0 of 8192 characters used
    Post Comment

    This website uses cookies

    As a user in the EEA, your approval is needed on a few things. To provide a better website experience, uses cookies (and other similar technologies) and may collect, process, and share personal data. Please choose which areas of our service you consent to our doing so.

    For more information on managing or withdrawing consents and how we handle data, visit our Privacy Policy at:

    Show Details
    HubPages Device IDThis is used to identify particular browsers or devices when the access the service, and is used for security reasons.
    LoginThis is necessary to sign in to the HubPages Service.
    Google RecaptchaThis is used to prevent bots and spam. (Privacy Policy)
    AkismetThis is used to detect comment spam. (Privacy Policy)
    HubPages Google AnalyticsThis is used to provide data on traffic to our website, all personally identifyable data is anonymized. (Privacy Policy)
    HubPages Traffic PixelThis is used to collect data on traffic to articles and other pages on our site. Unless you are signed in to a HubPages account, all personally identifiable information is anonymized.
    Amazon Web ServicesThis is a cloud services platform that we used to host our service. (Privacy Policy)
    CloudflareThis is a cloud CDN service that we use to efficiently deliver files required for our service to operate such as javascript, cascading style sheets, images, and videos. (Privacy Policy)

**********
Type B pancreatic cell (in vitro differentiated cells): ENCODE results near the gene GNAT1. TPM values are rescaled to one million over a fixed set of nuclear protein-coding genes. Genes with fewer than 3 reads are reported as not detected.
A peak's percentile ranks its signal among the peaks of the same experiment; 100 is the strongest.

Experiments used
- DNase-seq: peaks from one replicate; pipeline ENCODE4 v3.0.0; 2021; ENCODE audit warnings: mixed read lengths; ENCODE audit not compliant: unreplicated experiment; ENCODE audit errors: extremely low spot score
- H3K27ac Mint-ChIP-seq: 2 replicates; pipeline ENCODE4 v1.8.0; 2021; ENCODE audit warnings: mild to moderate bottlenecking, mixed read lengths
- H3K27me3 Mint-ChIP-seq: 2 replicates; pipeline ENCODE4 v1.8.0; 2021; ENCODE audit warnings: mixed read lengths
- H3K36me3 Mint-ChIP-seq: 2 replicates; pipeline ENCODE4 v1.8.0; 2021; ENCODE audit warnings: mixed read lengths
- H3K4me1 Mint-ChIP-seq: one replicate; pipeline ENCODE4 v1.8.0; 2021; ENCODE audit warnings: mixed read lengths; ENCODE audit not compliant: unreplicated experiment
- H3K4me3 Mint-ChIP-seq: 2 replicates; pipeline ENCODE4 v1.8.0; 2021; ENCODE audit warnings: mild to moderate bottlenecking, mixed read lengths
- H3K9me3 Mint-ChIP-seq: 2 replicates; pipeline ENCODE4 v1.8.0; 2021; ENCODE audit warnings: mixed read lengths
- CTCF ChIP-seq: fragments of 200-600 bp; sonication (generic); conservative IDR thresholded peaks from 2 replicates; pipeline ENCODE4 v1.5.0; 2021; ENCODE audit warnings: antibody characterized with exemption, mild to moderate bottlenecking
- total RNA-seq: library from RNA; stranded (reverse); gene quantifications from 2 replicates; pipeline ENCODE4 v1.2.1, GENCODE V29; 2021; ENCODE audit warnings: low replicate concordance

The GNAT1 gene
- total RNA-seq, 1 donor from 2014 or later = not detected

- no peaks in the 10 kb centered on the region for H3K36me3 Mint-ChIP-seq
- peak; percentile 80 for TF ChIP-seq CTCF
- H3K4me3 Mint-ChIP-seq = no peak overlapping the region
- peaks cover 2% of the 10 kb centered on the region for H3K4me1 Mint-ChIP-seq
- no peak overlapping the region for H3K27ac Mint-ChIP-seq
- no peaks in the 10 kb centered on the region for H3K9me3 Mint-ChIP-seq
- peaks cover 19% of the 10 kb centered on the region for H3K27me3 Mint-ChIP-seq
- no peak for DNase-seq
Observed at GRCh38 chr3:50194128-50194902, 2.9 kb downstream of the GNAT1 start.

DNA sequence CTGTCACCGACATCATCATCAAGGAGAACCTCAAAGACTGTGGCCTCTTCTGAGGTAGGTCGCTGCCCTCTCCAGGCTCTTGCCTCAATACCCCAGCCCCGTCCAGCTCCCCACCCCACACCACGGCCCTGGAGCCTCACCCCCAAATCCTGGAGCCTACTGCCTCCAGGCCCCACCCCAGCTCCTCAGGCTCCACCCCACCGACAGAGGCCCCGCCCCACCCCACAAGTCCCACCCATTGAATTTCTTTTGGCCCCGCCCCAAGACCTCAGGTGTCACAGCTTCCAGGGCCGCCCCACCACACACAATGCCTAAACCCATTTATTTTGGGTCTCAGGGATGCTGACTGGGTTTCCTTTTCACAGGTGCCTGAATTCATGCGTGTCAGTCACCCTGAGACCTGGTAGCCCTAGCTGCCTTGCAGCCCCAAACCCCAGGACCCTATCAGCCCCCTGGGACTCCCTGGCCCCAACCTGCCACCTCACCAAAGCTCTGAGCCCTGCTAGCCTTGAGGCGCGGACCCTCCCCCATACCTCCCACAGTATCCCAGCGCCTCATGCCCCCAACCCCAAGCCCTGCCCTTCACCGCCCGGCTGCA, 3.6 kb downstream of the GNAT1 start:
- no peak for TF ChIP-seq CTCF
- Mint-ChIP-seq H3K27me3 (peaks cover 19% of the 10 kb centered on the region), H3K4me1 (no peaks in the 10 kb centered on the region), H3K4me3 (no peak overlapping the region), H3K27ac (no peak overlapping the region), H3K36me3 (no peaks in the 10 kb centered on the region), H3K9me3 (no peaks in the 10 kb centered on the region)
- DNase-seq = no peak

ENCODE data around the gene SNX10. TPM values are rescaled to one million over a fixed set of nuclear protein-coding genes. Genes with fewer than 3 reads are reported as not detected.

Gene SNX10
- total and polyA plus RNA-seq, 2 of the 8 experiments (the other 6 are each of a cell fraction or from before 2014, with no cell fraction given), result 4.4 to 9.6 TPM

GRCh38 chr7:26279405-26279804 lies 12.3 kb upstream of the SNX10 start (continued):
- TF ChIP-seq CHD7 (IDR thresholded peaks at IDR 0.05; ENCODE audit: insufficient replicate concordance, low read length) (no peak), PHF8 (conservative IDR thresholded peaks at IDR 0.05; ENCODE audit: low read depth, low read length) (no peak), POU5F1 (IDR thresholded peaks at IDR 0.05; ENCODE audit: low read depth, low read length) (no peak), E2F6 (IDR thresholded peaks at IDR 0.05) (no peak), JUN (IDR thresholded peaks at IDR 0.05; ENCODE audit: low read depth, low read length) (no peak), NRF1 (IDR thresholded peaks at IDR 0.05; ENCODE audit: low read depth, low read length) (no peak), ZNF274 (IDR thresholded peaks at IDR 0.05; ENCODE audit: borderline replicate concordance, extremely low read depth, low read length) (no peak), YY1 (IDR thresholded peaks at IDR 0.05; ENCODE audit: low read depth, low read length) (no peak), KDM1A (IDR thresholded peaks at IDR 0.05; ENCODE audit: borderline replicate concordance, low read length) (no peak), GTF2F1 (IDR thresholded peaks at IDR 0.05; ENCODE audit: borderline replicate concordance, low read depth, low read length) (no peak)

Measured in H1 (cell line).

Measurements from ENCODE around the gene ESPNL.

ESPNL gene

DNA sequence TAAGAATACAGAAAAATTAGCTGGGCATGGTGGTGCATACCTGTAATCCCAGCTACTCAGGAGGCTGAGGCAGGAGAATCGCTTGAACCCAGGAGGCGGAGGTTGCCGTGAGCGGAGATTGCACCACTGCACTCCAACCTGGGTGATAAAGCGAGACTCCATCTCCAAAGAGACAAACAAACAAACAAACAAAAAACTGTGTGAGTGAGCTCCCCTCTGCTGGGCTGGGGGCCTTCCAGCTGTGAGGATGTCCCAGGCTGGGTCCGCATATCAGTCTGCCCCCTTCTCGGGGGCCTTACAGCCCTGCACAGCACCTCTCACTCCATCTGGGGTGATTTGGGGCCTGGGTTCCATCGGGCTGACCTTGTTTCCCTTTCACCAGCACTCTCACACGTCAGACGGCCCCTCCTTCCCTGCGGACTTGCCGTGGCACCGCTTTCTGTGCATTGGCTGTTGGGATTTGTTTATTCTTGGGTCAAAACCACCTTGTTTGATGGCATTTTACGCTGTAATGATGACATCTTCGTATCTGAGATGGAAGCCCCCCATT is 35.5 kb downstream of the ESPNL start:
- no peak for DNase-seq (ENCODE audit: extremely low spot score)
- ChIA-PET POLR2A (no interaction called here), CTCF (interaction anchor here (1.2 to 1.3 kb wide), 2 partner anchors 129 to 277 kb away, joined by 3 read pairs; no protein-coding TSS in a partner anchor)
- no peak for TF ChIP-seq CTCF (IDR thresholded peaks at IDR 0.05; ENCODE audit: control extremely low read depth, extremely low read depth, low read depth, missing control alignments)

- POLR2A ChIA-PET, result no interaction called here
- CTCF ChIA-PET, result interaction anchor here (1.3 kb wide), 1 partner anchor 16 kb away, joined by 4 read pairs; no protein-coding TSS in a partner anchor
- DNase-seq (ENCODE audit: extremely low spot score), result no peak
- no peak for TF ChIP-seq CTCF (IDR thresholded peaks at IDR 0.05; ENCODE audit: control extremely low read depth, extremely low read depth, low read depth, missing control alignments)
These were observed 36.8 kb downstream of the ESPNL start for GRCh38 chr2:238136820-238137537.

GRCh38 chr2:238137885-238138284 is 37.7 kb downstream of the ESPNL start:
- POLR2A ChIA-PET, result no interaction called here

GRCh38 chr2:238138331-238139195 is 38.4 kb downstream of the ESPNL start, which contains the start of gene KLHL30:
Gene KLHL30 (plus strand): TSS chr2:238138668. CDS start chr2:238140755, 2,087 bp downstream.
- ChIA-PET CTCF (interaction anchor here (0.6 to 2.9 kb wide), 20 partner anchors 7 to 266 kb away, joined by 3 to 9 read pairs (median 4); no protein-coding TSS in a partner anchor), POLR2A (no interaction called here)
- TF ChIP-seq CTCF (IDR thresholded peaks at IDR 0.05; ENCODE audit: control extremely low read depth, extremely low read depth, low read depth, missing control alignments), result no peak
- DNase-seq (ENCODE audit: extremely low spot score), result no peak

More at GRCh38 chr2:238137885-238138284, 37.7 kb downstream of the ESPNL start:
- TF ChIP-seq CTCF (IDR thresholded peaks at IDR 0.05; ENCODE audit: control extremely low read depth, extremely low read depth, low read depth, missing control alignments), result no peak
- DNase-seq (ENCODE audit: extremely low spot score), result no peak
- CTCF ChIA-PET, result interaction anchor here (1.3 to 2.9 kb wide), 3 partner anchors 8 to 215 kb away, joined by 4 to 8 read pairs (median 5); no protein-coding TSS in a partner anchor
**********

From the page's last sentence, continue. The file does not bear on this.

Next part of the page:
Google Hosted LibrariesJavascript software libraries such as jQuery are loaded at endpoints on the or domains, for performance and efficiency reasons. (Privacy Policy)
    Google Custom SearchThis is feature allows you to search the site. (Privacy Policy)
    Google MapsSome articles have Google Maps embedded in them. (Privacy Policy)
    Google ChartsThis is used to display charts and graphs on articles and the author center. (Privacy Policy)
    Google AdSense Host APIThis service allows you to sign up for or associate a Google AdSense account with HubPages, so that you can earn money from ads on your articles. No data is shared unless you engage with this feature. (Privacy Policy)
    Google YouTubeSome articles have YouTube videos embedded in them. (Privacy Policy)
    VimeoSome articles have Vimeo videos embedded in them. (Privacy Policy)